Ellen T. Harris (firstname.lastname@example.org) B.A. ’67 Brown University; M.A. ’70, Ph.D. ’76 University of Chicago, Class of 1949 Professor Emeritus at MIT is a musicologist whose work focuses on Handel, Baroque opera, and vocal performance practice. She is currently President of the American Musicological Society.
Her most recent book, George Frideric Handel: A Life with Friends (W. W. Norton, 2014) won the Nicolas Sloniimsky Award for Outstanding Musical Biography (ASCAP-Deems Taylor Award) in 2015. Her previous book, Handel as Orpheus: Voice and Desire in the Chamber Cantatas (Harvard University Press, 2001) received the 2002 Otto Kindeldey Award from the American Musicological Society and the 2002-03 Louis Gottschalk Prize from the Society for Eighteenth-Century Studies. Her earlier publications include an edition of cantatas for alto voice (Oxford University Press, 2001), a critical facsimile edition of Handel’s opera librettos (13 vols.: Garland, 1989), Henry Purcell’s ‘Dido and Aeneas’ (Oxford, 1987), an edition (with Edward Dent) of Purcell’s Dido and Aeneas (Oxford, 1987), and Handel and the Pastoral Tradition (Oxford, 1980).
Articles and reviews by Professor Harris have appeared in numerous publications including Journal of the American Musicological Society, Händel Jahrbuch, Notes, and The New York Times. Her article “Handel the Investor” (Music & Letters, 2004) received the 2004 Westrup Prize.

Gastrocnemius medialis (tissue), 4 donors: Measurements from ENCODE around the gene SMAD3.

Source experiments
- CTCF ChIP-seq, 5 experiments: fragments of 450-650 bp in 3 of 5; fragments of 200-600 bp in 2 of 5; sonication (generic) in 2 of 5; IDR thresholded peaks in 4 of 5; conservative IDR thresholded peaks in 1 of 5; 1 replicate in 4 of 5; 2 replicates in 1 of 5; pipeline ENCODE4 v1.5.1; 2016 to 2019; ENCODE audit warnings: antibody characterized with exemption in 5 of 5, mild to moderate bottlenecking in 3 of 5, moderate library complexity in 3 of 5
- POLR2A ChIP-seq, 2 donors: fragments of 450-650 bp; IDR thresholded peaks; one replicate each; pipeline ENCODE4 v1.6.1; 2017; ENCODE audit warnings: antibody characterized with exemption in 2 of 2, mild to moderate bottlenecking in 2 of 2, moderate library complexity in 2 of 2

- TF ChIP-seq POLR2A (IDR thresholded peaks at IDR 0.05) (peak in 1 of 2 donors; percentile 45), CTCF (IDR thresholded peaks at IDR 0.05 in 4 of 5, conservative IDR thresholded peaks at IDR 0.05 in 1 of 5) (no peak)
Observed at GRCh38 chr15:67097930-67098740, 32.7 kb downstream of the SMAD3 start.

She has enjoyed residencies at the Mary Ingraham Bunting Institute of Radcliffe College at Harvard University (1995-96) and at the Institute for Advanced Study in Princeton, New Jersey (2004). She was elected a Fellow of the American Academy of Arts and Sciences (1998) and named an Honorary Member of the American Musicological Society (2011). For the 2013-14 academic year, she was chosen as a Phi Beta Kappa Visiting Scholar and in 2005 won the Gyorgy Kepes Prize for her contributions to the arts at MIT. Professor Harris also has performed as a soprano soloist; she sang the National Anthem at Fenway Park in 1991 and in 1997 appeared as a soloist with the Boston Pops, John Williams conducting. She was invited to teach as a Visiting Professor at the Juilliard School for the Spring semester of 2016.